Singapore Aims for All Vehicles to Run on Cleaner Energy by 2040

Feb 2020

In the 2020 budget, the Singapore government laid out a vision is to phase out ICE (internal combustion engine) vehicles and have all vehicles run on cleaner energy by 2040. Three measures have been introduced in the budget for this:

  • Enhancement of incentives to encourage the adoption of cleaner and more environmentally friendly vehicles:
    • In 2018, Singapore introduced the Vehicular Emissions Scheme for cars and taxis. Under the scheme, car buyers and taxi operators who choose cleaner car models can receive an upfront rebate of up to SGD 20,000 and SGD 30,000 respectively. A similar scheme called the Commercial Vehicle Emissions Scheme will be introduced for light goods vehicles.
    • In addition, the government will introduce an EV (electric vehicle) Early Adoption Incentive: Those who purchase fully electric cars and taxis will receive a rebate of up to 45% on the Additional Registration Fee, capped at $20,000. ii. This incentive will be implemented for three years, from January 2021.
    • The government will also revise the road tax methodology for cars. The methodology will be revised to better reflect the current trends in vehicle efficiency from January 2021. This will lead to an across-the-board reduction in road tax for EVs and some hybrids.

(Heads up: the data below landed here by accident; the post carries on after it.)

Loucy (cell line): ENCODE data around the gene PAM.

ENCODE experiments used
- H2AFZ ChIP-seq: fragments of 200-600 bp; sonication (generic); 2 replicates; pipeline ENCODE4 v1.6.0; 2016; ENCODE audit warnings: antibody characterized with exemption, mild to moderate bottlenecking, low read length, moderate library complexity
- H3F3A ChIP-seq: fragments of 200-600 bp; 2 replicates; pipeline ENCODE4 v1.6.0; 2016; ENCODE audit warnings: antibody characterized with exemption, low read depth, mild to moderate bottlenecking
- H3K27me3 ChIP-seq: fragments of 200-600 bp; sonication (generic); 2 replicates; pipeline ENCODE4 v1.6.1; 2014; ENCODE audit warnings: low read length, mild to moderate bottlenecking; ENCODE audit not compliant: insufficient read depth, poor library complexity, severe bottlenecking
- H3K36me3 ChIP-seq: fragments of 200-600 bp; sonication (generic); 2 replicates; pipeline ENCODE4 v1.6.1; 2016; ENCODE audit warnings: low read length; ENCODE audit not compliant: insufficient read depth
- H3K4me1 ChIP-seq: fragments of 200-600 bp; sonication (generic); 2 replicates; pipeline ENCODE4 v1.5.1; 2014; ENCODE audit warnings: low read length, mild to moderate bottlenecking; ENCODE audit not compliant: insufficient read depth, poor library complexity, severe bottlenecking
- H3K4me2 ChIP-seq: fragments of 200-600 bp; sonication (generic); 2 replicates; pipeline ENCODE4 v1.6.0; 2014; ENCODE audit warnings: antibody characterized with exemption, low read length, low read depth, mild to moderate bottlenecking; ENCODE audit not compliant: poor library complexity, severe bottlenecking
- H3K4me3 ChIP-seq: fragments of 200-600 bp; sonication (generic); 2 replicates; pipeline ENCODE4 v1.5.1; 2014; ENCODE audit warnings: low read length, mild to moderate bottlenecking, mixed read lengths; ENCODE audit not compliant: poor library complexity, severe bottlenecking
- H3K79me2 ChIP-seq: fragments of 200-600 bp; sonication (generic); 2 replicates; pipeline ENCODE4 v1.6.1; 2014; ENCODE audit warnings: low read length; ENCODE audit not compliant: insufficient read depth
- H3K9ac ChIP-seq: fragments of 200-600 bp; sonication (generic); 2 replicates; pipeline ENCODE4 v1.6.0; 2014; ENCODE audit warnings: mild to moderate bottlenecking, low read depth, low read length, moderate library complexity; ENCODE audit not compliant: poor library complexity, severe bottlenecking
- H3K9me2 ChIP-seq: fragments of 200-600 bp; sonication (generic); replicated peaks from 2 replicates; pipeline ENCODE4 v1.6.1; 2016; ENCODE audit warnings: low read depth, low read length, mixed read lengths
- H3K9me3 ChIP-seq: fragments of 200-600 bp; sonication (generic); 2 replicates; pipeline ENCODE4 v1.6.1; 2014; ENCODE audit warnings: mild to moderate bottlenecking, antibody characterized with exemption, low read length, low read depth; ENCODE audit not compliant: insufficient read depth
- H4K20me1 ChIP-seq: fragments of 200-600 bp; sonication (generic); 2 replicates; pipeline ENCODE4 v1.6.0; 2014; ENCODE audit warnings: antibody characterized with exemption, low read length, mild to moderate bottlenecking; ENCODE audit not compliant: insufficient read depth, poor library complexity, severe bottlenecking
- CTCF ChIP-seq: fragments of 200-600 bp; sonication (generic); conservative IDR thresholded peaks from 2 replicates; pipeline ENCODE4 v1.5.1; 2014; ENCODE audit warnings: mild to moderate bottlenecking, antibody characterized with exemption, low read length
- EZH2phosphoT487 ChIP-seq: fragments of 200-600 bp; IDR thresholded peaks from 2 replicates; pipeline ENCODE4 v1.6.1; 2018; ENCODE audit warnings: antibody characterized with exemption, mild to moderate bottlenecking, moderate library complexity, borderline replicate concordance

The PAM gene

• Expanding the public charging infrastructure for EVs: Today Singapore has around 1,600 charging points island-wide. The government will work with the private sector to step up the deployment of chargers in public carparks. By 2030, we aim to deploy up to 28,000 chargers at our public carparks island-wide.
  • Government taking the lead: The Singapore government will progressively procure and use cleaner vehicles to do its part for the environment.

In the budget speech, the finance minister, Mr. Heng Swee Keat explained that the transition towards EVs will have a major impact on tax revenues. Fuel excise duties yield around SGD 1 billion per year, and are significant contributors to government revenues. They are also a form of mileage tax, discouraging excessive driving, especially in private cars, helping to reduce road congestion. Since EVs do not pay fuel excise duties, the government would ideally like to implement a usage-based tax on EVs as an alternative to fuel excise duties. But the technology to do this properly on EVs is the Next Generation ERP (Electronic Road Pricing) System, and distance-based charging using ERP is still several years away.

As an interim measure, the government will impose a lump-sum tax that will be built into the road tax schedule for EVs to partly account for the loss in fuel excise duties. This will be phased in over three years starting from January 2021, with the full quantum implemented by January 2023. Total road tax, after the revision in methodology and the new lump-sum tax, will be higher for some EV models.

(Sources: Business Times; Ministry of Finance, Singapore)

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